OR WAIT null SECS
Education brought the patient and doctor to the same wavelength
Glaucoma treatment can, in some ways and in certain contexts, be seen as a bad joke.
Imagine this conversation: “Sir, you have signs of glaucoma. Your intraocular pressure (IOP) is 28 mm Hg in each eye. Your optic nerves demonstrate a little of what we call cupping. Think of it as the donut being eaten away from the donut hole rather than from the outer rim. Your visual field studies look pretty good, but one metric called the glaucoma hemifield test is flagged for each eye’s visual field. This test here, performed by a tomogram that delves into the tissues of the back of the eye, shows thinning of the nerve fibers that converge to form the optic nerve in each eye relative to people who don’t have glaucoma. I know you just came in for a copy of your contact lens prescription and have no symptoms, but here are drops that will probably give you transient redness, which I can assure you is not as bad as untreated glaucoma.”
Sometimes that can be a tough sale, especially with respect to the patient who “feels fine, so nothing could possibly be wrong.” My own primary care physician and I once commiserated over this very scenario. He said he encounters it frequently in patients with systemic hypertension and high cholesterol.
His experience is typical with males who come in for a physical examination and receive a diagnosis of 1 or both of these conditions, decide they feel fine, and subsequently show up down the road whenever they feel like it.
I told him this is analogous to glaucoma: the “silent killer” and the “silent blinder” going hand in hand. As with blood pressure, IOP must be high before symptoms emerge.
I have a patient with ocular hypertension whom I have been treating for several years and who fits into this category. This Black woman aged 57 years has a history of systemic hypertension, chronic obstructive pulmonary disease (COPD), and HIV. Her hypertension is controlled with an oral diuretic. Her COPD is controlled with an inhaled bronchodilator and oral steroids as needed. Her HIV is controlled with an oral antiretroviral medication, and her viral load is not detectable.
She has a family history of cataracts but no known family history of glaucoma. She is a low hyperope and presbyope and first presented to me because I gave a community talk about the importance of comprehensive eye examinations. (I should do more of that.)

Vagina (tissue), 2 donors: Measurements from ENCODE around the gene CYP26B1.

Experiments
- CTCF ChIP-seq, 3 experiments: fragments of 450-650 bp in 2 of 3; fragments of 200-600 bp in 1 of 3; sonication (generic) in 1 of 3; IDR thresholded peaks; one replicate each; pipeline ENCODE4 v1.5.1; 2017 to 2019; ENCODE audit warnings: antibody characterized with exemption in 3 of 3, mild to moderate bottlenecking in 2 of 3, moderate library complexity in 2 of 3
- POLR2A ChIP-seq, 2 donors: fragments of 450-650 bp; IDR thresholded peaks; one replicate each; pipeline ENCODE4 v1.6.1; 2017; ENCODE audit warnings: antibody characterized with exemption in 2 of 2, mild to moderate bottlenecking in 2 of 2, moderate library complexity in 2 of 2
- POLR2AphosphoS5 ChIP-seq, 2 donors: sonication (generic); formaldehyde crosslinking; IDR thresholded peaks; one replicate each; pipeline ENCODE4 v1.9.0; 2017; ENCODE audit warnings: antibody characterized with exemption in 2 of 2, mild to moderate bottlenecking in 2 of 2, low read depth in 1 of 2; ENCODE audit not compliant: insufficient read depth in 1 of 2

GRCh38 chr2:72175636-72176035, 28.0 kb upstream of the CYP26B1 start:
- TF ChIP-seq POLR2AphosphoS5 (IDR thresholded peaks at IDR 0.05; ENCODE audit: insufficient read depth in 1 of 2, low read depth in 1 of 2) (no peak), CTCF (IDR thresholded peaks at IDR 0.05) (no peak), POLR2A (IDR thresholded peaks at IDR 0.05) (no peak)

When she first presented at my office, she complained of blur that was easily alleviated with a new pair of glasses. Her IOPs, however, were 32 mm Hg OD and 34 mm Hg OS.
Her optic nerves looked healthy with vertical cup-to-disc ratios of 0.3 in each eye, no notching in either eye, and healthy nerve fiber layers in each eye. I took dilated optic disc photographs and invited her back in a week for a glaucoma work-up. At that visit, which was in the morning as opposed to her first visit in the afternoon, her IOPs were 30 mm Hg in each eye. Pachymetry showed thin to average central corneal thicknesses for each eye, and gonioscopy showed angles open to the ciliary body with mild pigmentation in the trabecular meshwork and a flat iris approach in each quadrant for both eyes.
Her visual field study was clear, and her spectral domain optical coherence tomography (SD-OCT) study showed clear retinal nerve fiber layers but a trace amount of ganglion cell complex thinning in each eye.
Hypertension or glaucoma
I explained to the patient that her condition was ocular hypertension or very mild glaucoma but that, either way, her IOPs were high enough to treat. So, I prescribed a generic prostaglandin analog and invited her back in 6 weeks for an IOP check. She returned but told me that there was no way she was taking any drops because those that I prescribed made her eyes “light up like a Christmas tree.”
I had explained the known and common adverse effects (AEs) of topical prostaglandins. With that said, her eyes were very injected. Her IOPs were at target, however. My target was 21 mm Hg to 24 mm Hg for each eye. I explained that we could try another class of medications. She was adamant and said, “No. More. Drops.” I explained the options of laser procedures and minimally invasive surgical procedures and offered her a referral. She said there was a 0% chance of that happening.
A convincing treatment
I managed to convince the patient that the worst thing would be to leave her IOP untreated. Beta blockade was contraindicated due to her COPD. So, I gave her a sample of an alpha-2 agonist and managed to convince her to use it 3 times each day and come back in 3 weeks. I also asked her to call me any time if she experienced undesirable AEs.
The patient returned for her follow-up appointment and was happy. She reported good drop adherence and a desirable AE: Her eyes appeared brighter and whiter to her. Her IOP was 23 mm Hg in each eye, and her optic nerves, IOPs, and visual field studies have been stable for several years now. This patient took some convincing, but educating her at length eventually put us on the same wavelength.